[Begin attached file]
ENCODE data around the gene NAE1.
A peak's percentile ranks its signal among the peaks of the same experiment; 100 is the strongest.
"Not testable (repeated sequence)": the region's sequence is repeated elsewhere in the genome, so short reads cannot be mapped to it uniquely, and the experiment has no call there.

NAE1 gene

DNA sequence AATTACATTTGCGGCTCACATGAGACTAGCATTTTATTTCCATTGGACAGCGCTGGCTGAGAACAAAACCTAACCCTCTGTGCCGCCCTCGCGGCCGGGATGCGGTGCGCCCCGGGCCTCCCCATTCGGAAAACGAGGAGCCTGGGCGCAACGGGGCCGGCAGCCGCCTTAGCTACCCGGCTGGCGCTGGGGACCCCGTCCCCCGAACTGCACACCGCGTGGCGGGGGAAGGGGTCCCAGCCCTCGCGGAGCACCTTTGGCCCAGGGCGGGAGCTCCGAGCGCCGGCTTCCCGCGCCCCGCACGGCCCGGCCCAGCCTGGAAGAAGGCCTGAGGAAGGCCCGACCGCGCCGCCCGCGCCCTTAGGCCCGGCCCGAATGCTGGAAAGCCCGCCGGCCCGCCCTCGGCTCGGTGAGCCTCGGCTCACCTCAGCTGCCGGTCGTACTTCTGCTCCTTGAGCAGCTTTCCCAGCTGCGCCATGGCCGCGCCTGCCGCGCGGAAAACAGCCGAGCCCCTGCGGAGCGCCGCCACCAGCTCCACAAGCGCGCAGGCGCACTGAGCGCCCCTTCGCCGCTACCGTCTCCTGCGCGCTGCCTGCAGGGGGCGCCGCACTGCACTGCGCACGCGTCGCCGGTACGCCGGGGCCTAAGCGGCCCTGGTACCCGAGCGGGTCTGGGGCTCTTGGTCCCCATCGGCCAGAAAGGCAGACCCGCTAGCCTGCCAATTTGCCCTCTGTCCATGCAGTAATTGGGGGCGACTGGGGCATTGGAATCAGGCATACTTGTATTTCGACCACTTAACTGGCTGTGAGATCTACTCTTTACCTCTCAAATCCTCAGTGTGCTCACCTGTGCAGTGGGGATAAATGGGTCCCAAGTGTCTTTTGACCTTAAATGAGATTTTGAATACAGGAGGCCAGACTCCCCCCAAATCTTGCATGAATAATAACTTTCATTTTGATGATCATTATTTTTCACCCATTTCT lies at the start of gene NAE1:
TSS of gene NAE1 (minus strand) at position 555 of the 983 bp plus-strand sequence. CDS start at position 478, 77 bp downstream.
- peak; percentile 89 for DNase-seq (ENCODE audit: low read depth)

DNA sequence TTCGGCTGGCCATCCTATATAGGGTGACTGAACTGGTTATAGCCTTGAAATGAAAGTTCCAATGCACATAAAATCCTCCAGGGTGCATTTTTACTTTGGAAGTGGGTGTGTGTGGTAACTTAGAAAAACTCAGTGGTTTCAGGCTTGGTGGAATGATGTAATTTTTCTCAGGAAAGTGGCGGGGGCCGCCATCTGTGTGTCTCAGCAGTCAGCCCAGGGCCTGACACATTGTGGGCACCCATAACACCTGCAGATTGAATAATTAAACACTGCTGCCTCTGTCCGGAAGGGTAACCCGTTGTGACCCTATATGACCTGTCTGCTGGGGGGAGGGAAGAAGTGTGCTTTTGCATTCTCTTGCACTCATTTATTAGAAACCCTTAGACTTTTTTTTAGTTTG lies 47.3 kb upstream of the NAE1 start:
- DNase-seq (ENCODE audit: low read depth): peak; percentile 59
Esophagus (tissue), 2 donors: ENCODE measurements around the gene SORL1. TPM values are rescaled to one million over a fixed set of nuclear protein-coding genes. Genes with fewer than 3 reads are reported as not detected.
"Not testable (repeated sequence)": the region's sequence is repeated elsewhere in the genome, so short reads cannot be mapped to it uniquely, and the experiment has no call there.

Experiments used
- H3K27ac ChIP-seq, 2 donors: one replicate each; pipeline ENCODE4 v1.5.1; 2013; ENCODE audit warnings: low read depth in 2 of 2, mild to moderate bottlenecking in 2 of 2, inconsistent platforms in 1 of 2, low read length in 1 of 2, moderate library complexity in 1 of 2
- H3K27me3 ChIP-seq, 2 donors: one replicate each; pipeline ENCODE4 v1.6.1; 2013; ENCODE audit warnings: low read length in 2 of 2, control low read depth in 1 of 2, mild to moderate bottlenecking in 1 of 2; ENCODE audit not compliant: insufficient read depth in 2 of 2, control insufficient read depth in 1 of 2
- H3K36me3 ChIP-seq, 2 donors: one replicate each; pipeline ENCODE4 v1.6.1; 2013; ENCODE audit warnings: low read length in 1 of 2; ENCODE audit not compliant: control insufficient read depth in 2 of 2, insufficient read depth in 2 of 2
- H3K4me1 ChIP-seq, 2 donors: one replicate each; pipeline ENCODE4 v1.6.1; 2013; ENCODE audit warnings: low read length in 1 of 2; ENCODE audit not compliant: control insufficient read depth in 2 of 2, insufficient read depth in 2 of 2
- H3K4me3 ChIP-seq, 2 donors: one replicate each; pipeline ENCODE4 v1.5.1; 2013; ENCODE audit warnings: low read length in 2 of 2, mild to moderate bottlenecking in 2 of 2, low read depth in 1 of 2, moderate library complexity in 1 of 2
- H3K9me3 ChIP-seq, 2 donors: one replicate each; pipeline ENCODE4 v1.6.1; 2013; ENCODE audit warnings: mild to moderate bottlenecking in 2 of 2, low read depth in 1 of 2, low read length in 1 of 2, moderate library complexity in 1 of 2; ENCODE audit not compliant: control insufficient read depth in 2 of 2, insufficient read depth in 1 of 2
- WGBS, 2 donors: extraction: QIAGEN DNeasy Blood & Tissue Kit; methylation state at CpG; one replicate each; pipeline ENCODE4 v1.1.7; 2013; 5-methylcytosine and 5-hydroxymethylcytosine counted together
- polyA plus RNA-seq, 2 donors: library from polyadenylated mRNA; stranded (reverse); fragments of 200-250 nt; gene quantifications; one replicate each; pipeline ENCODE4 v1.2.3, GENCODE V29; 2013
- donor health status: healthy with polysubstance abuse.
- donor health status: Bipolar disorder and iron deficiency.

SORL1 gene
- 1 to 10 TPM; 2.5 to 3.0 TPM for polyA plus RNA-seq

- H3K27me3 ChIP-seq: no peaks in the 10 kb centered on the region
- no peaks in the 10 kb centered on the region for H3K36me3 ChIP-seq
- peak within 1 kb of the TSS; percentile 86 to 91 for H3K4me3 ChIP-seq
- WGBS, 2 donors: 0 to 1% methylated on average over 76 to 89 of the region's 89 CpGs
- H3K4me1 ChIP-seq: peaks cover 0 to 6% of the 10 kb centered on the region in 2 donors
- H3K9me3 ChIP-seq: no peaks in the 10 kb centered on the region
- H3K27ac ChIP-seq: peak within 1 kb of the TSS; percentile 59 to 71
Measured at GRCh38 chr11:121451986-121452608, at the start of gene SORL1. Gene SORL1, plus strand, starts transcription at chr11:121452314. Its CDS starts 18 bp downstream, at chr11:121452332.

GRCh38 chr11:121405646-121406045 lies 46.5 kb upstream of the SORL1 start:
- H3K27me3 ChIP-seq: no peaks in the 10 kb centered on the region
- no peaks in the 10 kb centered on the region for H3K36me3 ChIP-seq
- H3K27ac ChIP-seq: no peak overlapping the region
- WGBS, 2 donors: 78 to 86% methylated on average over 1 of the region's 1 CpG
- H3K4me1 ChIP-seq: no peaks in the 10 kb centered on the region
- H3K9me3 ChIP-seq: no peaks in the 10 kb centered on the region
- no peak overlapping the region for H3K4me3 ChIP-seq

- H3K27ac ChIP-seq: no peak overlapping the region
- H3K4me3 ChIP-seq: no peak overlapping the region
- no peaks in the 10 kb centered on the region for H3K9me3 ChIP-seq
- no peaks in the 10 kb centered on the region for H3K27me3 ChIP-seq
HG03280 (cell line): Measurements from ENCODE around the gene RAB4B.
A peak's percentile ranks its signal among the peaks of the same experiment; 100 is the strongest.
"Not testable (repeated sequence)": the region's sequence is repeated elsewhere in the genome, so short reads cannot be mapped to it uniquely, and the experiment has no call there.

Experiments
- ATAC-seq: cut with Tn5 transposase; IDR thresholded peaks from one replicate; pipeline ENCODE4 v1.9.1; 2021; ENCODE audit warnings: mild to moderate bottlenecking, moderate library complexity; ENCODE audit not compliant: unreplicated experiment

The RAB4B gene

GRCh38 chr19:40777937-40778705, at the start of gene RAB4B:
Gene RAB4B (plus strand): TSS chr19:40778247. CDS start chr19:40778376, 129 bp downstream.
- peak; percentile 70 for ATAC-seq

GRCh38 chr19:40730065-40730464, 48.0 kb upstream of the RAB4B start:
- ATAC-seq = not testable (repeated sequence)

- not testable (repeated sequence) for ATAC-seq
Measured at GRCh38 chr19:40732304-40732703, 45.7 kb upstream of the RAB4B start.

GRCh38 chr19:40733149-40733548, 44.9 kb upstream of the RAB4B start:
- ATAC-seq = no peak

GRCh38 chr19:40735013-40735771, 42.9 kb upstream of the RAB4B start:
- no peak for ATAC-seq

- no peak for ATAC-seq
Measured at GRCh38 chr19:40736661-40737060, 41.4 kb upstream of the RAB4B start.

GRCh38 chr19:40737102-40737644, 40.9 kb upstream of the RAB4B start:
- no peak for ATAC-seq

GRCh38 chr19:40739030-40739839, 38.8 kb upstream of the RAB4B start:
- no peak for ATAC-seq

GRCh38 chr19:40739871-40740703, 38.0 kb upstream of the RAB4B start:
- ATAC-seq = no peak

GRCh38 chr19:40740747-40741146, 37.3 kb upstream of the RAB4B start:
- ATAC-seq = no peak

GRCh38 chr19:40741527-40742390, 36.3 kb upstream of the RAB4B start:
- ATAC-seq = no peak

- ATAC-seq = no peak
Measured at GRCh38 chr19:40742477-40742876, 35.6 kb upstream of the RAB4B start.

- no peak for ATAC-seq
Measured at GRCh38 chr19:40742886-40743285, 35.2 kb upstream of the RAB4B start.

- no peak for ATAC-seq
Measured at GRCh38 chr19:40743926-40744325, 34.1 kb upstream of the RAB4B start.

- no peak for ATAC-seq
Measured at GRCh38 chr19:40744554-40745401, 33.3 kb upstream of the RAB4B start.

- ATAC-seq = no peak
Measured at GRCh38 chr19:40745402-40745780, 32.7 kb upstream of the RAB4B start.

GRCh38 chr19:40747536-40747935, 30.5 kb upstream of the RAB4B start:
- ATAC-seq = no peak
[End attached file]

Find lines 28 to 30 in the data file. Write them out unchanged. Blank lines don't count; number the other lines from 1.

- WGBS, 2 donors: 0 to 1% methylated on average over 76 to 89 of the region's 89 CpGs
- H3K4me1 ChIP-seq: peaks cover 0 to 6% of the 10 kb centered on the region in 2 donors
- H3K9me3 ChIP-seq: no peaks in the 10 kb centered on the region